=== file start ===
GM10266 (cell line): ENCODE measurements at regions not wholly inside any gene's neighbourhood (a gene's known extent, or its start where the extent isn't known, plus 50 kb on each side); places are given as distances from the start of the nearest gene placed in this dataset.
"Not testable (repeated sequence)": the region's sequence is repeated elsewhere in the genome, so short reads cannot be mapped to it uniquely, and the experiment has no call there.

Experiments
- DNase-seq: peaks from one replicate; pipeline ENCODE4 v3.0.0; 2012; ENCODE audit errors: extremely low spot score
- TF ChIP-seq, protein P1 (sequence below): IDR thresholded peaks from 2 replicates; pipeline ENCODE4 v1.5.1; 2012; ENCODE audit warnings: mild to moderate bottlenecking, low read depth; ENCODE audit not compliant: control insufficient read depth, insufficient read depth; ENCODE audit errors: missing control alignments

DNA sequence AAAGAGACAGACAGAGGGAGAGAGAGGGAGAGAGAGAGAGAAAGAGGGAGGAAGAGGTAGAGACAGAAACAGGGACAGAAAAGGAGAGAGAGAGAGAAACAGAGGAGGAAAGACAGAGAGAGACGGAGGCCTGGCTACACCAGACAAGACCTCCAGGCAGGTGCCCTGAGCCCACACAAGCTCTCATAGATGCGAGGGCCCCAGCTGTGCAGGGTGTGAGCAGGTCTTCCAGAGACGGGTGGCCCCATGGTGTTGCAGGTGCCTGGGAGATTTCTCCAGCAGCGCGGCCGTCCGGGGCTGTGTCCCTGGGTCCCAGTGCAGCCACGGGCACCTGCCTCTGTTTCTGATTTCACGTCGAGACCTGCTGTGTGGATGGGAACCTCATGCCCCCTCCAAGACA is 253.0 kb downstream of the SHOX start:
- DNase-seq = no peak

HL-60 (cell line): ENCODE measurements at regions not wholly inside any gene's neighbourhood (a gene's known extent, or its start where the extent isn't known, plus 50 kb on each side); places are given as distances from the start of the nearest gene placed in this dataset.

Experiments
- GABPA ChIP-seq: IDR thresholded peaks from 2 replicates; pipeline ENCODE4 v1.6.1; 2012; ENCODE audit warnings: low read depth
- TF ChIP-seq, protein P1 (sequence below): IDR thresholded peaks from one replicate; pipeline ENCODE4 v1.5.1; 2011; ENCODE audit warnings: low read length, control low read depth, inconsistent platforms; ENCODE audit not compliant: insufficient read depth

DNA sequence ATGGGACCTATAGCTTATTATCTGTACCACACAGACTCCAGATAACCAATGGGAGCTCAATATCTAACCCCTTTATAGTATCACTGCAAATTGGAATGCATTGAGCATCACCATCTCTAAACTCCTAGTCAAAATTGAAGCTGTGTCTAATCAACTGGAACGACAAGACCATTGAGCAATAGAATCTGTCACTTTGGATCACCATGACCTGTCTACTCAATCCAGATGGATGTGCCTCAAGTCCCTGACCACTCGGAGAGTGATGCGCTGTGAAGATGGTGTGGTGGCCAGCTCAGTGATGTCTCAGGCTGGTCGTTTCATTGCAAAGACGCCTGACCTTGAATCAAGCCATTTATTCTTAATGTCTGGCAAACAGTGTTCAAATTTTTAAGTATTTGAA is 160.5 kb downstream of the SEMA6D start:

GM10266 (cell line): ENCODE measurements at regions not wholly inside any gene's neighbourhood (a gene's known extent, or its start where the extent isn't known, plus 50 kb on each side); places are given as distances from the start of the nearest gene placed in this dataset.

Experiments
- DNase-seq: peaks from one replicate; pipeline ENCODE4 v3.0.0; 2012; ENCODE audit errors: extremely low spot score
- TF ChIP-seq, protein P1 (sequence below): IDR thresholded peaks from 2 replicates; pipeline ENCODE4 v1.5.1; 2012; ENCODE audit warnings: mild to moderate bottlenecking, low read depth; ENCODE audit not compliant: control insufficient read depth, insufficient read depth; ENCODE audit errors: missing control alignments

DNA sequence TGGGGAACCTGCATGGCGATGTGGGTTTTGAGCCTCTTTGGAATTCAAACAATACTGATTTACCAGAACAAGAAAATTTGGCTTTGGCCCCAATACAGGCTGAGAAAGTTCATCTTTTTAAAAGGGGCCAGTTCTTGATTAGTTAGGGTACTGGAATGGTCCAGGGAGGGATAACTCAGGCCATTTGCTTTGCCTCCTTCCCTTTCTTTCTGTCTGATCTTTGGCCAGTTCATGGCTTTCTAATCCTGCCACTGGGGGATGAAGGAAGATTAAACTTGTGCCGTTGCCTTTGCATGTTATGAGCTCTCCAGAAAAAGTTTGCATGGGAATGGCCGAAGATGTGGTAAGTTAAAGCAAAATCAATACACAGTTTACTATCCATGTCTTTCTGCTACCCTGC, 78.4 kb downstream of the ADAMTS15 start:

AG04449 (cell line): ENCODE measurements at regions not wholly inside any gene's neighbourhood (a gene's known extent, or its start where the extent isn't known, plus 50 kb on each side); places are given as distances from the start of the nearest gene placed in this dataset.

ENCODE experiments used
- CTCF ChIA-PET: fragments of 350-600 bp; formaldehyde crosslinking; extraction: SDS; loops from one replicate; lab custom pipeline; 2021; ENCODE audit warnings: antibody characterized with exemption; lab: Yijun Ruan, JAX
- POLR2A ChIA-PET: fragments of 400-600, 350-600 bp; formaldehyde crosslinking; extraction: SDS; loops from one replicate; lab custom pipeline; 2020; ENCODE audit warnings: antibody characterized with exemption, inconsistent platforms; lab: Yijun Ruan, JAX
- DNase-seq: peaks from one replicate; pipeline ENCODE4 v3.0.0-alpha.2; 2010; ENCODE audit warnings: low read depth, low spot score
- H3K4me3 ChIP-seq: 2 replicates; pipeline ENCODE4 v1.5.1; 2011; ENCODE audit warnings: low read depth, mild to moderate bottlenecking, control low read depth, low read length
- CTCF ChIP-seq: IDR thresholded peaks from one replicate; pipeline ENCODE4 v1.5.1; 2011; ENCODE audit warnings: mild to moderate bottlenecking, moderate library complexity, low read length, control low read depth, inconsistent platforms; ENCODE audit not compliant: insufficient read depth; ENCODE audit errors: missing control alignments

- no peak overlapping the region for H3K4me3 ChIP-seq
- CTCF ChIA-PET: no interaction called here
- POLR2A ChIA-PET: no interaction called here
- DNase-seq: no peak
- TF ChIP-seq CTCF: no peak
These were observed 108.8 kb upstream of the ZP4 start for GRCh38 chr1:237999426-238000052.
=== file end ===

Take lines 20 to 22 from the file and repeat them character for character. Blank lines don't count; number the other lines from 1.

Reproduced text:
- CTCF ChIA-PET: fragments of 350-600 bp; formaldehyde crosslinking; extraction: SDS; loops from one replicate; lab custom pipeline; 2021; ENCODE audit warnings: antibody characterized with exemption; lab: Yijun Ruan, JAX
- POLR2A ChIA-PET: fragments of 400-600, 350-600 bp; formaldehyde crosslinking; extraction: SDS; loops from one replicate; lab custom pipeline; 2020; ENCODE audit warnings: antibody characterized with exemption, inconsistent platforms; lab: Yijun Ruan, JAX
- DNase-seq: peaks from one replicate; pipeline ENCODE4 v3.0.0-alpha.2; 2010; ENCODE audit warnings: low read depth, low spot score